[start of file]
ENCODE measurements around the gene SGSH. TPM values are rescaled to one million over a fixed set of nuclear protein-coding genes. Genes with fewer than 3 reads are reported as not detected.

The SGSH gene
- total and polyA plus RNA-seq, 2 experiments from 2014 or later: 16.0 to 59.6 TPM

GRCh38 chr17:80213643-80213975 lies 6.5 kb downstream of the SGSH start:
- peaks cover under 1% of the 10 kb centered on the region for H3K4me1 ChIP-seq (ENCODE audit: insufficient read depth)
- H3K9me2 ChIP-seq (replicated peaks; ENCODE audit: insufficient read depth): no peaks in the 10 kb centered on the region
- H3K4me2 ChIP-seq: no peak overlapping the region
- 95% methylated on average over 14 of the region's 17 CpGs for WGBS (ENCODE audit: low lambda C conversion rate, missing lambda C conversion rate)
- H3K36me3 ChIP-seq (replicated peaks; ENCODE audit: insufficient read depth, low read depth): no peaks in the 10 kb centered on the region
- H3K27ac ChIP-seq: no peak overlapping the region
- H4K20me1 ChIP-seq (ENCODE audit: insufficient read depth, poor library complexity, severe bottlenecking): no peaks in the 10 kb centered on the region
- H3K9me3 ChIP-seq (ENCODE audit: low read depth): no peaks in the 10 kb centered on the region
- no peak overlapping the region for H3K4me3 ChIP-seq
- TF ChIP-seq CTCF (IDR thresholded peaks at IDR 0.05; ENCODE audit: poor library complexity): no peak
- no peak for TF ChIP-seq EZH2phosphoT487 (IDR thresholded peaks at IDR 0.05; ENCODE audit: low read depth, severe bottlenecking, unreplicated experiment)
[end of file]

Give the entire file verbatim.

ENCODE measurements around the gene SGSH. TPM values are rescaled to one million over a fixed set of nuclear protein-coding genes. Genes with fewer than 3 reads are reported as not detected.

The SGSH gene
- total and polyA plus RNA-seq, 2 experiments from 2014 or later: 16.0 to 59.6 TPM

GRCh38 chr17:80213643-80213975 lies 6.5 kb downstream of the SGSH start:
- peaks cover under 1% of the 10 kb centered on the region for H3K4me1 ChIP-seq (ENCODE audit: insufficient read depth)
- H3K9me2 ChIP-seq (replicated peaks; ENCODE audit: insufficient read depth): no peaks in the 10 kb centered on the region
- H3K4me2 ChIP-seq: no peak overlapping the region
- 95% methylated on average over 14 of the region's 17 CpGs for WGBS (ENCODE audit: low lambda C conversion rate, missing lambda C conversion rate)
- H3K36me3 ChIP-seq (replicated peaks; ENCODE audit: insufficient read depth, low read depth): no peaks in the 10 kb centered on the region
- H3K27ac ChIP-seq: no peak overlapping the region
- H4K20me1 ChIP-seq (ENCODE audit: insufficient read depth, poor library complexity, severe bottlenecking): no peaks in the 10 kb centered on the region
- H3K9me3 ChIP-seq (ENCODE audit: low read depth): no peaks in the 10 kb centered on the region
- no peak overlapping the region for H3K4me3 ChIP-seq
- TF ChIP-seq CTCF (IDR thresholded peaks at IDR 0.05; ENCODE audit: poor library complexity): no peak
- no peak for TF ChIP-seq EZH2phosphoT487 (IDR thresholded peaks at IDR 0.05; ENCODE audit: low read depth, severe bottlenecking, unreplicated experiment)